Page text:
Melissa essential oil is extracted from buds, twigs, and leaves of Melissa plant (Melissa Officinalis), an herb that grows naturally in the Mediterranean region. This fantastic essential oil has antibacterial properties and can promote sweating to enable the skin to expel toxin. As a tonic, it can make your skin look beautiful. Lastly, although seldom use for topical remedy because it is very expensive, it can, however, be used to treat certain skin conditions like warts, eczema, herpes, and foot-and-mouth disease [8].

Final Thoughts

Essential oils have been used throughout our recorded history as a means of therapeutic aid for many numbers of health concerns. We’ve seen a recent surge in popularity towards essential oils and feel everyone stands to benefit from learning more about them. The essential oils mentioned here are only a few of many that science has demonstrated potential health benefits for. We suggest taking time to get to know each and take an honest assessment of how they affect your wellbeing.

References

  1. Sienkiewicz, Monika, et al. “The Effect of Clary Sage Oil on Staphylococci Responsible for Wound Infections.” Advances in Dermatology and Allergology/Postȩpy Dermatologii i Alergologii, Termedia Publishing House, Feb. 2015, www.ncbi.nlm.nih.gov/pmc/articles/PMC4360007/.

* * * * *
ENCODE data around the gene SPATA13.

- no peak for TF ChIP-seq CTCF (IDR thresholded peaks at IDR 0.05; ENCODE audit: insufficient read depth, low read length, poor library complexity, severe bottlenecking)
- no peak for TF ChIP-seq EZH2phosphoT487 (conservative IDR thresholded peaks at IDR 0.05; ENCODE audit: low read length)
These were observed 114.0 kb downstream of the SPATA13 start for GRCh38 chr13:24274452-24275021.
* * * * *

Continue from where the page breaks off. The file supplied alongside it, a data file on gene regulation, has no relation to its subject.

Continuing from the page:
2. Tsai, Tsung-Hsien, et al. “Rosmarinus Officinalis Extract Suppresses Propionibacterium Acnes–Induced Inflammatory Responses.” Journal of Medicinal Food, Mary Ann Liebert, Inc., Apr. 2013, www.ncbi.nlm.nih.gov/pmc/articles/PMC3624774/.
  3. Panahi, Y. “Rosemary Oil vs Minoxidil 2% for the Treatment of Androgenetic Alopecia: a Randomized Comparative Trial.” Skinmed., U.S. National Library of Medicine, Jan. 2015, www.ncbi.nlm.nih.gov/pubmed/25842469.
  4. Sowndhararajan, Kandhasamy, and Songmun Kim. “Influence of Fragrances on Human Psychophysiological Activity: With Special Reference to Human Electroencephalographic Response.” Scientia Pharmaceutica, MDPI, 29 Nov. 2016, www.ncbi.nlm.nih.gov/pmc/articles/PMC5198031/.
  5. Carson, C. F., et al. “Melaleuca Alternifolia (Tea Tree) Oil: a Review of Antimicrobial and Other Medicinal Properties.” Clinical Microbiology Reviews, American Society for Microbiology, Jan. 2006, www.ncbi.nlm.nih.gov/pmc/articles/PMC1360273/.
  6. Wertz, P W. “Human Synthetic Sebum Formulation and Stability under Conditions of Use and Storage.” International Journal of Cosmetic Science., U.S. National Library of Medicine, Feb. 2009, www.ncbi.nlm.nih.gov/pubmed/19134124.
  7. Höferl, Martina, et al. “Chemical Composition and Antioxidant Properties of Juniper Berry (Juniperus Communis L.) Essential Oil.” Antioxidants, MDPI, Mar. 2014, www.ncbi.nlm.nih.gov/pmc/articles/PMC4665443/.
  8. Joukar, Siyavash, et al. “Efficacy of Melissa Officinalis in Suppressing Ventricular Arrhythmias Following Ischemia-Reperfusion of the Heart: A Comparison with Amiodarone.” Medical Principles and Practice, S. Karger AG, July 2014, www.ncbi.nlm.nih.gov/pmc/articles/PMC5586902/.